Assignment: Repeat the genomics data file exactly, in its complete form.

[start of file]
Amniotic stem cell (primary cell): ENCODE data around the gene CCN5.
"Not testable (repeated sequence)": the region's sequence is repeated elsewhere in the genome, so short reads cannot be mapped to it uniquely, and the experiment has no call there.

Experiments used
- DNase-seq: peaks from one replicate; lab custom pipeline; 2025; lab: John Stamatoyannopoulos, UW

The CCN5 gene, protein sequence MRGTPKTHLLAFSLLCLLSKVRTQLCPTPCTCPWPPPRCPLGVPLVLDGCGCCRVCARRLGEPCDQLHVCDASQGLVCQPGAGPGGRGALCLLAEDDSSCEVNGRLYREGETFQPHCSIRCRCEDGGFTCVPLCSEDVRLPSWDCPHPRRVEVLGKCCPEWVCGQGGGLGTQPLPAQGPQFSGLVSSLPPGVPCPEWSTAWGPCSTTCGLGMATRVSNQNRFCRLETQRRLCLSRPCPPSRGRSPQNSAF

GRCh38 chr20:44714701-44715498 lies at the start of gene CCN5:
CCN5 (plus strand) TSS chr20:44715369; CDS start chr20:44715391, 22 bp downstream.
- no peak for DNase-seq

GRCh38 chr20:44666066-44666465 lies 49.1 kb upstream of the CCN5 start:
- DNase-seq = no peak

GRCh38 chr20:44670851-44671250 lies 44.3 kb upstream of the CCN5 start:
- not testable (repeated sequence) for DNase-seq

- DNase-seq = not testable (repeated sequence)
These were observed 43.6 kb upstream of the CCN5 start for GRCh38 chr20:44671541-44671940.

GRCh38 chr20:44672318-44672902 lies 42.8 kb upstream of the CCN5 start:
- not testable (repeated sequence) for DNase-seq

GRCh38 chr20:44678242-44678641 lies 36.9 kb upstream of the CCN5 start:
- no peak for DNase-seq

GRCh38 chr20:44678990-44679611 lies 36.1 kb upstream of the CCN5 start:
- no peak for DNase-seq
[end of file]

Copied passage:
Amniotic stem cell (primary cell): ENCODE data around the gene CCN5.
"Not testable (repeated sequence)": the region's sequence is repeated elsewhere in the genome, so short reads cannot be mapped to it uniquely, and the experiment has no call there.

Experiments used
- DNase-seq: peaks from one replicate; lab custom pipeline; 2025; lab: John Stamatoyannopoulos, UW

The CCN5 gene, protein sequence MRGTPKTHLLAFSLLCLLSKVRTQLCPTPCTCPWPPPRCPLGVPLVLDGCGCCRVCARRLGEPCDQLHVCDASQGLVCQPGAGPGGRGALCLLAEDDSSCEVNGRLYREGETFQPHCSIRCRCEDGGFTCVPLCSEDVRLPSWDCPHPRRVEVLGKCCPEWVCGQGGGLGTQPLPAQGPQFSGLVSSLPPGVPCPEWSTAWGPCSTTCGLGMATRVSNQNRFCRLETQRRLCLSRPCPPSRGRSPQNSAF

GRCh38 chr20:44714701-44715498 lies at the start of gene CCN5:
CCN5 (plus strand) TSS chr20:44715369; CDS start chr20:44715391, 22 bp downstream.
- no peak for DNase-seq

GRCh38 chr20:44666066-44666465 lies 49.1 kb upstream of the CCN5 start:
- DNase-seq = no peak

GRCh38 chr20:44670851-44671250 lies 44.3 kb upstream of the CCN5 start:
- not testable (repeated sequence) for DNase-seq

- DNase-seq = not testable (repeated sequence)
These were observed 43.6 kb upstream of the CCN5 start for GRCh38 chr20:44671541-44671940.

GRCh38 chr20:44672318-44672902 lies 42.8 kb upstream of the CCN5 start:
- not testable (repeated sequence) for DNase-seq

GRCh38 chr20:44678242-44678641 lies 36.9 kb upstream of the CCN5 start:
- no peak for DNase-seq

GRCh38 chr20:44678990-44679611 lies 36.1 kb upstream of the CCN5 start:
- no peak for DNase-seq